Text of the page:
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The Difference Between SIP and PRI for Communications

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There are two main types of business phone solutions: Primary Rate Interface (PRI) and Session Initiation Protocol (SIP). The latter is increasingly becoming the standard in the enterprise as Internet-based solutions become more popular, but some organizations still use a traditional PRI connection. So what's the difference between the two systems? In many ways the two serve the same purpose, enabling simultaneous calls over a phone line. But there are major differences in the characteristics and features offered by each solution. 

Session Initiation Protocol

SIP is a virtual connection to the public switched telephone network. It runs on top of a data connection already present in an organization and is used to signal and control multimedia communication sessions like VoIP calls and video conferencing. The most common use of this protocol in business is SIP trunking, which allows multiple streams of VoIP calls to be routed through a network simultaneously and delivered to a recipient as packets of voice data. The capacity of a SIP trunk is equal to the capacity of the service provider and bandwidth available between the customer and carrier.

Many businesses exclusively use SIP trunking, as it allows them to connect to digital Unified Communications (UC) options and offers a simple, cost-effective way to access communication channels. SIP connections are sold per call path, and only one SIP trunk is required to handle all of the simultaneous calls a user wants to make -- as long as the bandwidth is sufficient. SIP trunks work with Direct Inward Dialing (DID) phone numbers and can use local or out-of-area numbers. This way if a business has offices in multiple states, all of the numbers can stay the same no matter the location. In the event of a service disruption, SIP DIDs can be rerouted to unaffected offices or contact centers, improving resiliency.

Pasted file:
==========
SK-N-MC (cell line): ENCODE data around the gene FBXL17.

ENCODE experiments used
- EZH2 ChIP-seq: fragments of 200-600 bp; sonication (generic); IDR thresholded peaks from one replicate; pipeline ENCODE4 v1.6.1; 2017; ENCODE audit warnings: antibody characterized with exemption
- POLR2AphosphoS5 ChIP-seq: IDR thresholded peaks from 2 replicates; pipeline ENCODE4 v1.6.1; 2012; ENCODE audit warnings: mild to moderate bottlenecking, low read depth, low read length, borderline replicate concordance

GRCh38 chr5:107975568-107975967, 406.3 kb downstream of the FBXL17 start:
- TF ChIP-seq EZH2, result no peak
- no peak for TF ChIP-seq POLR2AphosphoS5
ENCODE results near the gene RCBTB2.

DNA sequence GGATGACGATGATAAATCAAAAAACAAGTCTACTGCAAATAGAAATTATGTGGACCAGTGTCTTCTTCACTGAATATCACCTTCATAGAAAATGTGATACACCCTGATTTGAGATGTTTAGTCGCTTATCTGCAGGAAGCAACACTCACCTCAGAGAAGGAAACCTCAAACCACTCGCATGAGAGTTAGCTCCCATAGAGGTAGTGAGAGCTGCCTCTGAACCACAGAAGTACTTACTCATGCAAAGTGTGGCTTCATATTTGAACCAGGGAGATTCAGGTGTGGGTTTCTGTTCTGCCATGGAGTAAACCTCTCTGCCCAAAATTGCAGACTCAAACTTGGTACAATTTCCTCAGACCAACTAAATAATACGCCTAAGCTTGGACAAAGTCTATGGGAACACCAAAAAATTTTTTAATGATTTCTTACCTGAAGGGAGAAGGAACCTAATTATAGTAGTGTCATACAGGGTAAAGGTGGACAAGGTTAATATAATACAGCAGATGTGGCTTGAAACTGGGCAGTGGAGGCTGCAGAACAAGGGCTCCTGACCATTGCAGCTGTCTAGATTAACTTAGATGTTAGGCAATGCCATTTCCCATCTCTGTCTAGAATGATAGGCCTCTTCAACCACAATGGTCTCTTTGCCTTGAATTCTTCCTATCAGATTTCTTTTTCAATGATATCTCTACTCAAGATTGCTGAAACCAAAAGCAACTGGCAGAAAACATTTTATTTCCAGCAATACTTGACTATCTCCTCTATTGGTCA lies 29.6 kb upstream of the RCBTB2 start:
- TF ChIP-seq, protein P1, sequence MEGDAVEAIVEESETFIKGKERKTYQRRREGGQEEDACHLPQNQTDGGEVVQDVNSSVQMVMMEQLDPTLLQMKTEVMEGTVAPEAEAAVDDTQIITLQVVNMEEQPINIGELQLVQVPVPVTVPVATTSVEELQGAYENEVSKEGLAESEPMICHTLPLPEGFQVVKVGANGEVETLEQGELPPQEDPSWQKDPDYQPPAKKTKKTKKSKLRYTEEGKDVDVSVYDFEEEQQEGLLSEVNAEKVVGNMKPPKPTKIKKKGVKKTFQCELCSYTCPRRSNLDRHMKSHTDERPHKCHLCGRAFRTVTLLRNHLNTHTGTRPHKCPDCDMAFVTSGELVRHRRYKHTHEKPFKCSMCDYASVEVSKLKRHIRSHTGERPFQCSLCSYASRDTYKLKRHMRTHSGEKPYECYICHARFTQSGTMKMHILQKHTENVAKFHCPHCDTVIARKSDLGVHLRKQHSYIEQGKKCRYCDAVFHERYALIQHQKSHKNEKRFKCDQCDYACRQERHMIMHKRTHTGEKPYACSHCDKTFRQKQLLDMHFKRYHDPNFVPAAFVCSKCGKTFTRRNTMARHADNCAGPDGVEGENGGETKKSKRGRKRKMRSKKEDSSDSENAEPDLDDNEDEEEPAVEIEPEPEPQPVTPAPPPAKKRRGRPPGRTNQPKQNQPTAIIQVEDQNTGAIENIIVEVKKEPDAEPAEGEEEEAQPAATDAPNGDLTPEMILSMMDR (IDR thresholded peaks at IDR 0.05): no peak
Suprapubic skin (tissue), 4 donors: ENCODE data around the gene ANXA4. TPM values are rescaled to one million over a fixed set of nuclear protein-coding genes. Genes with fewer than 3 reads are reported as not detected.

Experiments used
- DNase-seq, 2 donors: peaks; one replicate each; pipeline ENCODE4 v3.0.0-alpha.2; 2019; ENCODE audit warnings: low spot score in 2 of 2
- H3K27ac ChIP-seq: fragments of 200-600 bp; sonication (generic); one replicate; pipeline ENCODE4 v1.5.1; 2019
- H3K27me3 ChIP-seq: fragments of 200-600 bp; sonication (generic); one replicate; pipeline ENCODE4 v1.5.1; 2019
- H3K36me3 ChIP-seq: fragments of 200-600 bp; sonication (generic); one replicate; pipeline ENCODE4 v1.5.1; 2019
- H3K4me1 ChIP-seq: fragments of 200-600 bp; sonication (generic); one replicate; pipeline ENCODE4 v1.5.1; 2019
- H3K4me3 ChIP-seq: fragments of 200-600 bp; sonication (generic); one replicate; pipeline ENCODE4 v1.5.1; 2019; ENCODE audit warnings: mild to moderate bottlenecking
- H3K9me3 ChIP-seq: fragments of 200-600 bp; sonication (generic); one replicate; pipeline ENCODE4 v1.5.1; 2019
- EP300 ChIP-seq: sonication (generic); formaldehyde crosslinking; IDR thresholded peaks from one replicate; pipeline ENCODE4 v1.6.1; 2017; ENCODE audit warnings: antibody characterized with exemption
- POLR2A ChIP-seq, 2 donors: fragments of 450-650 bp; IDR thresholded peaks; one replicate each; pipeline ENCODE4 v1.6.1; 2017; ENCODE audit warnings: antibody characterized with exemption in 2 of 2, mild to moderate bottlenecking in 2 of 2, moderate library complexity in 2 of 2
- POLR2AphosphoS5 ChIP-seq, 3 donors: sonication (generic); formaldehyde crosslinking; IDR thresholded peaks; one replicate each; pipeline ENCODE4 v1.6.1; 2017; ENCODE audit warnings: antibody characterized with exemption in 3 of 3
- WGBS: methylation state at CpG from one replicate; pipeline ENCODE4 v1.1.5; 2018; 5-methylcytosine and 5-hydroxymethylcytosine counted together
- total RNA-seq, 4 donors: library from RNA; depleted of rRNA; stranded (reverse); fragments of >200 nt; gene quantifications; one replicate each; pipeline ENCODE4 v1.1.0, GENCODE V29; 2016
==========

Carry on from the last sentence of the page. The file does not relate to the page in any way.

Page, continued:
Primary Rate Interface

A PRI system works on a single physical line, most often a T1 connection in North America. These lines have a total of 23 voice channels which can all be used simultaneously. PRI also employs a circuit-switched model to make voice connections between endpoints. Because PRI is a physical phone line, a physical connection to the user's telephony system is necessary and usually results in the installation of a costly PRI interface card.

PRI works with DID phone numbers as well. However, in this case, numbers must be purchased in blocks of 20 and must be local to the area in which service is terminated. Connections are sold per circuit, and the maximum amount of simultaneous connections per circuit is 23, meaning a business would have to install multiple lines in order to increase its calling capacity. Purchasing additional PRI lines requires additional hardware to connect them to existing telephony systems, which creates a lot of extra costs. This can be especially difficult for contact centers that need massive amounts of call capacity.

Choosing Which System Is Right For Your Business

As businesses continue to grow and expand on an international scale, many are experiencing cost and service benefits by implementing Voice-over-IP (VoIP) phone systems. Internet-based calling allows companies to dramatically reduce spending on communication solutions and improve call quality. To receive the benefits of VoIP telephony, organizations are increasingly adopting SIP trunking over traditional PRI solutions.